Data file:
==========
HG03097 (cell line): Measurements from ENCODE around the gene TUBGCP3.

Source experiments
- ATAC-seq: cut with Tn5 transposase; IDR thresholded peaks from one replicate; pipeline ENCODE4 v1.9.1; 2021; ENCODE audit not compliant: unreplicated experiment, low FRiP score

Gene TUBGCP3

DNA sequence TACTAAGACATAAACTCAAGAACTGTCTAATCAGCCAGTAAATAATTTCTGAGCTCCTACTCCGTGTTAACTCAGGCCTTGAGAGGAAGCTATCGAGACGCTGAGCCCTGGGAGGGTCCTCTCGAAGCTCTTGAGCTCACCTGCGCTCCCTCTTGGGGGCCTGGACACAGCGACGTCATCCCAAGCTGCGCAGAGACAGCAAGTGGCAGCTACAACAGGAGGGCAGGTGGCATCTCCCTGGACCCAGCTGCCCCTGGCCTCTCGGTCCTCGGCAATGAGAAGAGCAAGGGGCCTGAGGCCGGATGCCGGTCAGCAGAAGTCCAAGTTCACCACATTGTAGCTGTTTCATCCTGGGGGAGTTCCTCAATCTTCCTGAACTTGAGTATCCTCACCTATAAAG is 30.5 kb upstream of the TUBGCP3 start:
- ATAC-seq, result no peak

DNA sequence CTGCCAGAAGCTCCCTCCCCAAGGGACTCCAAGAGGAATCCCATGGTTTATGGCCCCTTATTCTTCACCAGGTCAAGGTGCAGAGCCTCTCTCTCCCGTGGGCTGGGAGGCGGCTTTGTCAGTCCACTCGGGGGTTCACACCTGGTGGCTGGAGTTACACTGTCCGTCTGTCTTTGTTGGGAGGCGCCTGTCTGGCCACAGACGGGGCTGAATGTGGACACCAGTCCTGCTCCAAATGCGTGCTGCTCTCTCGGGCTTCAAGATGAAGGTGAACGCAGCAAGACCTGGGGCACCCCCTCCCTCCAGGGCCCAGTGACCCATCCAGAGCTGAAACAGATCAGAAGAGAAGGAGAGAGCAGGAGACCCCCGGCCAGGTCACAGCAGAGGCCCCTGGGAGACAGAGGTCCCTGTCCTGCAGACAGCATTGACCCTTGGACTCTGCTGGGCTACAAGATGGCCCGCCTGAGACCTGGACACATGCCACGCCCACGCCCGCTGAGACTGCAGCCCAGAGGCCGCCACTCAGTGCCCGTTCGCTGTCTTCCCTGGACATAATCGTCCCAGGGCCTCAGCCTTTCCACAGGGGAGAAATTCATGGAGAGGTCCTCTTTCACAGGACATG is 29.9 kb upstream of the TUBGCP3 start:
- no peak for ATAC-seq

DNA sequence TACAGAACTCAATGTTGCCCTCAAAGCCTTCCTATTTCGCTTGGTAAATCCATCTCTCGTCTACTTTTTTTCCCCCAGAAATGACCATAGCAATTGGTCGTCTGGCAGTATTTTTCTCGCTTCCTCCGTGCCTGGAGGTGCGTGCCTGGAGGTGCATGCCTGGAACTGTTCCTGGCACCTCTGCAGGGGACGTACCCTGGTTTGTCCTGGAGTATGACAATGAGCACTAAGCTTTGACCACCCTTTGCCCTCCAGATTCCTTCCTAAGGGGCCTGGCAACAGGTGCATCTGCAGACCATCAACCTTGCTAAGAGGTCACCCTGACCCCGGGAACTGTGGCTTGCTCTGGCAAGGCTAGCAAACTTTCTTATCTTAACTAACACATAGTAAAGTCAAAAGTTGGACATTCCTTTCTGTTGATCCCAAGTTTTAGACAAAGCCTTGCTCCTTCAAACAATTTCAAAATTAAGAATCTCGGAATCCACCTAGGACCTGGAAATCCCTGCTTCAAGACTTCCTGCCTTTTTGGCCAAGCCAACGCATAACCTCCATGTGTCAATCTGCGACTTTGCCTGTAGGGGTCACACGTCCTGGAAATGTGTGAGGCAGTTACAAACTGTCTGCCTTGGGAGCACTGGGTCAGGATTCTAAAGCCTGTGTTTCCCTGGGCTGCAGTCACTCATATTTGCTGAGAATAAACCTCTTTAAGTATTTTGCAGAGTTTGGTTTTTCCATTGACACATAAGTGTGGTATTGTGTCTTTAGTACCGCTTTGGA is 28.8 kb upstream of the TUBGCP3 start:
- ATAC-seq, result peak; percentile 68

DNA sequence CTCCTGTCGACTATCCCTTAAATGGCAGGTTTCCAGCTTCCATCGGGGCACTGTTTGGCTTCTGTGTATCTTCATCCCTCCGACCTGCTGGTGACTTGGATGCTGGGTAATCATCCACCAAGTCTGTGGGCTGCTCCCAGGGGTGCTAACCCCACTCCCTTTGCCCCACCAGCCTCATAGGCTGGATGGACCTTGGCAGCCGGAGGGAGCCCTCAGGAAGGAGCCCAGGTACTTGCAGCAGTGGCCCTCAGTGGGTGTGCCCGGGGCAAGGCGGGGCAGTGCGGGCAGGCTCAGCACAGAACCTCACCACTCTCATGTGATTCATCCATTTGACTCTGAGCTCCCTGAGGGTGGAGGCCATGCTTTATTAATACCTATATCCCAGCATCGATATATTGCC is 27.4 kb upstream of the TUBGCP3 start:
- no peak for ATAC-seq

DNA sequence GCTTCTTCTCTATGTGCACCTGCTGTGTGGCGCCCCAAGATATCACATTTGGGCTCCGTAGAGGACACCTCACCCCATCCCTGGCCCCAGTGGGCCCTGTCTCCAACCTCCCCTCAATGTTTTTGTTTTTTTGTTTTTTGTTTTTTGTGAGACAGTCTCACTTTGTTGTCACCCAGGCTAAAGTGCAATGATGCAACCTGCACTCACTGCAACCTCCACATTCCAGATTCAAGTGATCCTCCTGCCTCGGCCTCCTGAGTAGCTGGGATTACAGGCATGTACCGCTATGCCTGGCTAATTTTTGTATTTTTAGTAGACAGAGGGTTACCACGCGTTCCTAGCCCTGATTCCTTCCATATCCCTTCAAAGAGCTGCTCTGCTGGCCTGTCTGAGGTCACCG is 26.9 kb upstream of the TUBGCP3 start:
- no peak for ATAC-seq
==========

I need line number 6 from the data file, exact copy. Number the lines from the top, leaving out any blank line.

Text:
- ATAC-seq, result no peak